Let me introduce you to my colorful friend LEONA . . . the acronym for five types of hydrangeas that will give you blooms for half the year or more: Limelight, Endless Summer, Oak Leaf, Nikko Blue, and Annabelle.
Hydrangeas are native to the Appalachian region of the U.S. and to the islands of Japan. H. quercifolia (Oak Leaf) and H. arborescens (Annabelle) are the only two North American natives; these species have made the Southeastern U.S. and Appalachia their natural habitat, growing from Florida to Pennsylvania in pockets of shade, in understory plantings, forest scenes, and on river banks. Gardeners in zones 6–9 can grow hydrangeas with ease.
In zones 7 and 8, blooms will stretch from May to October if you remember LEONA and site plants well. In my Georgia garden, Oak Leaf hydrangeas start blooming in May. After Oak Leaf, Nikko Blue and Endless Summer kick in, along with Annabelle. All three bloom close together, but the Nikkos turn green and shades of aqua after their classic blue shade, and may even show coral, rust, and chartreuse.
Not sure which zone you live in? Look up your USDA Hardiness zone.
Endless Summer blooms multicolored on each plant, with blues, pinks, and lavenders. Endless Summer will blossom again well into summer to finish up in the fall. (I count on their russet, coral, and aubergine blooms for autumn arrangements.) Annabelle blooms hard through June, and then the white flowers turn chartreuse green for added color in July and August. Limelight, a new offspring of H. paniculata, provides the grand finale from July through September. Creamy white panicles turn lime-green, with coral-pink edging.
As cut specimens, hydrangeas are a mainstay in floral décor. (Although the blooms of some hydrangea and viburnum—“snowball bush”—species resemble one another, the hydrangea is the better cut specimen, as its blossoms last longer.) Large, spherical, and colorful, hydrangea blossoms add drama to arrangements, and are dependable for months after they’re dried.
When you cut blooms, do so early in the morning, then allow the cut stems to condition in warm water before your handle and arrange them. A sharp, angled cut allows more surface area to be exposed on the stem, so that more water can be absorbed. Ask your floral supplier for a product called Hydraquick, which helps open the vascular tissue for greater water uptake.
In the garden, native soil amended with rich organic matter is the foundation for flourishing hydrangeas. Sunlight is key for bloom quality and quantity. For those of us in zones 7 and 8, Limelight, Oak Leaf, and Annabelle (or the paniculata and quercifolia species in particular) tolerate exposure to sun with plenty of water, but in the South these plants appreciate some high shade and solar relief, flourishing in spots with morning or late afternoon light. Though shade-tolerant and even shade-appreciative, hydrangeas, like all flowering plants, do require sufficient light to produce blooms.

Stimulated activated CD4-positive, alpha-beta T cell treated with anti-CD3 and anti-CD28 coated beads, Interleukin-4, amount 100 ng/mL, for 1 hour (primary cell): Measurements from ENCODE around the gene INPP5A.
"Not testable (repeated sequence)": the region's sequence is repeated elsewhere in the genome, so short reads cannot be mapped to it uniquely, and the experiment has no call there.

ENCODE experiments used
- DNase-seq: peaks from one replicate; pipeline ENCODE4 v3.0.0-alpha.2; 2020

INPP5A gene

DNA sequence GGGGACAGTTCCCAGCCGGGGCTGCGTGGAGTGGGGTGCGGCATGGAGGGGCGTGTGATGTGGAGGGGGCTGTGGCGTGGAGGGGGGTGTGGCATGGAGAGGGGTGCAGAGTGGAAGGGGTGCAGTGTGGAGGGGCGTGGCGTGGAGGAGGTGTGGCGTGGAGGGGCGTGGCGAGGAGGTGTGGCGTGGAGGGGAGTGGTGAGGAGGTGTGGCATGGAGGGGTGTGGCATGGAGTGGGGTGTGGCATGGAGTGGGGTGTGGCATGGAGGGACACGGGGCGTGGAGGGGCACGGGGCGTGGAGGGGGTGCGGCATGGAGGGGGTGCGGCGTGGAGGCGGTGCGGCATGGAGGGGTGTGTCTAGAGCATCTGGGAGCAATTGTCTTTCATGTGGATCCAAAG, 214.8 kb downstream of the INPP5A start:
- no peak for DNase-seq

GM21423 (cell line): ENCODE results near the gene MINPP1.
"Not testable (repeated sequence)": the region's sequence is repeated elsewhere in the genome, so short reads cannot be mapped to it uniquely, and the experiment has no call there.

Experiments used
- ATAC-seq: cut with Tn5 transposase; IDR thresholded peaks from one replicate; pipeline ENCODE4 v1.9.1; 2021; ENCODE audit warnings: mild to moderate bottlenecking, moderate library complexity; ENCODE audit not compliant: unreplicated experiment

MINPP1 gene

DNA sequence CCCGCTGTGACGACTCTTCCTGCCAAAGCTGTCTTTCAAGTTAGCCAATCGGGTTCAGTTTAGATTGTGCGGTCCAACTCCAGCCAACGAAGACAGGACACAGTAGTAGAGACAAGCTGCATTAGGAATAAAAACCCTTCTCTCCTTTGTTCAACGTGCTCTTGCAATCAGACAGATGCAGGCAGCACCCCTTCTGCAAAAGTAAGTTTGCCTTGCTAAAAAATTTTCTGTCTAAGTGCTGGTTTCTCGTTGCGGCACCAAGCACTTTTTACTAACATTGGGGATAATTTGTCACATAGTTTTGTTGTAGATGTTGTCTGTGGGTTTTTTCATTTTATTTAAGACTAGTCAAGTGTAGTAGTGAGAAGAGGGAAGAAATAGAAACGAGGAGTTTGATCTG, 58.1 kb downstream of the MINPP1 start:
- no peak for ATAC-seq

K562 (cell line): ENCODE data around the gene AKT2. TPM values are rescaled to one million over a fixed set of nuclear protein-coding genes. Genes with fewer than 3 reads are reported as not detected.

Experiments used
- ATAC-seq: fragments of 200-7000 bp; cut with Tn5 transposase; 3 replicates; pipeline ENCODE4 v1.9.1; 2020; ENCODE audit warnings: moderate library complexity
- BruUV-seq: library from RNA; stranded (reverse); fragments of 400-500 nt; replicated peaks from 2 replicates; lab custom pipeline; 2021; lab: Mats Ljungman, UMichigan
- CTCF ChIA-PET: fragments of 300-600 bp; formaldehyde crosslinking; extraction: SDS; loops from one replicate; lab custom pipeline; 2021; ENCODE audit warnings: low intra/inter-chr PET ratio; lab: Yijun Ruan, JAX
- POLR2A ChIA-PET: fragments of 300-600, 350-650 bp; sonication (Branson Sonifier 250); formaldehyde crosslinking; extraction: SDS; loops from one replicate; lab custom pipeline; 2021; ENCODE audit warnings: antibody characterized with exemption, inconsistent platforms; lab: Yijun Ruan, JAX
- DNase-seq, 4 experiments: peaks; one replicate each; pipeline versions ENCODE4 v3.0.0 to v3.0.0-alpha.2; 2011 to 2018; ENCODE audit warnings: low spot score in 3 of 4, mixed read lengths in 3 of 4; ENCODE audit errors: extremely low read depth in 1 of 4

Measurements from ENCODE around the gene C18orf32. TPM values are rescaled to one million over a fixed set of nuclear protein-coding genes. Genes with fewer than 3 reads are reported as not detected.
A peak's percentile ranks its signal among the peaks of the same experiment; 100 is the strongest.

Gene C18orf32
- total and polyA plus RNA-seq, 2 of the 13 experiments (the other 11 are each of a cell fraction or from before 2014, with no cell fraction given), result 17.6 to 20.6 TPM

The amount of water they need depends on the amount of sunlight: in full sun conditions, these plants need regular watering for hydration, leaf rigidity, and flower fervor. A hearty soaking two to three times per week ensures thorough watering of the roots.
The soil’s pH—whether it is naturally acidic or alkaline—is a major factor in cultivating hydrangeas. A more acidic soil, with a pH less than 7, keeps the blooms blue, especially with H. macrophylla cultivars such as ‘Nikko Blue’ and ‘Endless Summer’. A basic or alkaline soil with a pH greater than 7 will bring you pink and red blooms. To change bloom color, you may use aluminum, applied as aluminum sulfate. Coffee grounds, vegetable peels, and pine bark will mildly change pH. Adding lime de-acidifies soil, making it more alkaline. Acidic fertilizers do the opposite. By playing around with these, you can broaden the palette into jewel tones including amethyst purple, lapis blue, and peridot green. Given pockets of nutrients in soil layers, you can have multi-colored flowers on the same plant.
Hydrangeas root very easily. Simply stick cut stems into potting soil or directly into garden beds. Prune your hydrangeas twice a year, once during dormancy (I use Valentine’s Day as my benchmark, and remove spent flower heads and thin stalks at this time), and again during bloom—when you cut for arrangements. Canes removed during dormancy can be used for propagation; in mild climates, just stick the stems in the ground. Cutting during bloom encourages new growth and further bloom.
From the daintiest of lacecaps to the massive panicles of mopheads, hydrangea blossoms are spectacular grace notes in the garden. Plant wisely and you’ll have lots of bloom time as well as a year’s worth of table centerpieces.Published in: Old-House Interiors September/October 2010